Believe it or not, I originally intended to skip out on Street Fighter 6, but here I am writing a review all the same. Even a self-proclaimed fighting game addict knows when to trust his gut when red flags pop up in a game’s marketing, but he also has friends who share his passion for the genre so perhaps this game would find its way into my hands whether I wanted it or not. Of course you’re not here to listen to my cheesy preamble, you want to know if Street Fighter 6 elevates or tarnishes the series legacy so let’s hit the streets and find out.
Street Fighter 6 is divided into 3 main game modes including Fighting Ground, World Tour, and Battle Hub. Fighting Ground is the place players will probably want to spend most of their time as it contains all the standard modes we have come to expect from fighting games. Online and offline versus mode, training mode, combo trials, tutorials, arcade mode, it’s all here and it’s all pretty polished. That being said, modes like these are only worth as much as the combat system they are built on so allow me to articulate its strengths and weaknesses.
The cornerstone mechanic that sets Street Fighter 6 apart from the rest of the series is the Drive System which is visualized by 6 small blocks underneath the player’s health bar that are spent for a variety of different uses that I will try to briefly summarize. Dive Impact is a big swing that can power through incoming attacks and deal BIG DAMAGE, similar to the Focus Attack from Street Fighter IV, but can easily be punished if used recklessly. Drive Parry is a defensive stance that gives the defending player more advantages over their opponent than a normal block, reminiscent of the Parry from Street Fighter III, but staying in this stance for too long will drain the player’s Drive blocks very quickly. The player can also cancel out of Drive Parry (or certain normal attacks) into a Drive Rush in which they run across the screen at high speed to put pressure on the opponent or extend combos. Drive Reversal is a counter attack performed while blocking an opponent’s attack, comparable to the V-Reversal from Street Fighter V, which won’t do much damage, but can offer a lot of breathing room against enemy pressure.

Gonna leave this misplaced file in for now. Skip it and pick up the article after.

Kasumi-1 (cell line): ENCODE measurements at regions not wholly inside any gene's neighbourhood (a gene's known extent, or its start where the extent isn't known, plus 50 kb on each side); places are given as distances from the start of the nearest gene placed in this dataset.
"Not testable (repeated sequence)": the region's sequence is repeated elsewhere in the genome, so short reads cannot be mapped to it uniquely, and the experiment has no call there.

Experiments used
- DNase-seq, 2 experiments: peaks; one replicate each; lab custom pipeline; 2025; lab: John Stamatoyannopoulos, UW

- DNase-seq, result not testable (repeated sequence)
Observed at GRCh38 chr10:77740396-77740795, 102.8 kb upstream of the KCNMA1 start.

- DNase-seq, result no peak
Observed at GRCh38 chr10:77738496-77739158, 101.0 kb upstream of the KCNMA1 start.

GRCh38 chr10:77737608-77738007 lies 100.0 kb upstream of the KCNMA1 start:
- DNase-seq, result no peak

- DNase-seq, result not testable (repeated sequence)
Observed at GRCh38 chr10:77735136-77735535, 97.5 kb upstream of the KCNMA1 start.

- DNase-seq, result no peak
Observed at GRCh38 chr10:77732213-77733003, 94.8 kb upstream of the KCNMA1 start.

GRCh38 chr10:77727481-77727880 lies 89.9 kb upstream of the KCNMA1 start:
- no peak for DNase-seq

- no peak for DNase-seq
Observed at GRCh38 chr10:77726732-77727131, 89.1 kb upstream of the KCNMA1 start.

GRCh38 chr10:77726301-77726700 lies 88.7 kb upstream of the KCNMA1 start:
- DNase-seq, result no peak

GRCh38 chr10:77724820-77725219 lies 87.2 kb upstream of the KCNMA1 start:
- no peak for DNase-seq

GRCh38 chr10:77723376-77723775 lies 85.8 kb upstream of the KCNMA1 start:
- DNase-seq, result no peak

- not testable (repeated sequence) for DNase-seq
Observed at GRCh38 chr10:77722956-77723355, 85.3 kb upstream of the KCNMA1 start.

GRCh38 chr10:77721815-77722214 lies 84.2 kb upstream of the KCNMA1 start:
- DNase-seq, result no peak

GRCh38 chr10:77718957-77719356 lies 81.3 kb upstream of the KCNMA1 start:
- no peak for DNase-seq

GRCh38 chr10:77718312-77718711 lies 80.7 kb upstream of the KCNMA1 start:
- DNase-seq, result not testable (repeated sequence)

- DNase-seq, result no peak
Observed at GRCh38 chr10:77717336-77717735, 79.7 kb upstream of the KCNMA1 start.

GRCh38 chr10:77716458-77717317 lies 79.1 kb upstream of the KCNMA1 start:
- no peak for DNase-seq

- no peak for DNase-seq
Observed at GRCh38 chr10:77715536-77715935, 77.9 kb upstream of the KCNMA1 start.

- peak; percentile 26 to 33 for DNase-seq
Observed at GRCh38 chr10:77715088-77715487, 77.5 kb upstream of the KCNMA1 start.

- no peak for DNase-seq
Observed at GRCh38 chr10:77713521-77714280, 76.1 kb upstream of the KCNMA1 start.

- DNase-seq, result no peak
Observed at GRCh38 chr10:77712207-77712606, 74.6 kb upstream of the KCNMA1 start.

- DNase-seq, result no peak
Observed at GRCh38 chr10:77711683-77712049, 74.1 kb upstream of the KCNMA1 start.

Finally there is Overdrive which allows players to perform more powerful versions of their character’s special moves, basically a reskinned version EX moves which have been a series staple since they were introduced in Street Fighter III. The Drive System is a veritable swiss army knife of options the player can use to tip the odds in their favor whenever they choose, but it comes at a great risk. Running out of Drive blocks will cause the player to enter burnout, during which they will take extra damage from enemy attacks on top of being locked out of their Drive abilities. Overall the Drive system’s biggest strength is also its greatest weakness, an overreliance on mechanics from past Street Fighter games. On one hand this greatest hits approach makes the game very easy to pick up and play if you have experience with older titles. On the other hand all of these borrowed mechanics leave Street Fighter 6 without much of an identity of its own. A refined experience for sure, but one I fear may not have the longevity of true classics like Street Fighter II or the Street Fighter Alpha trilogy.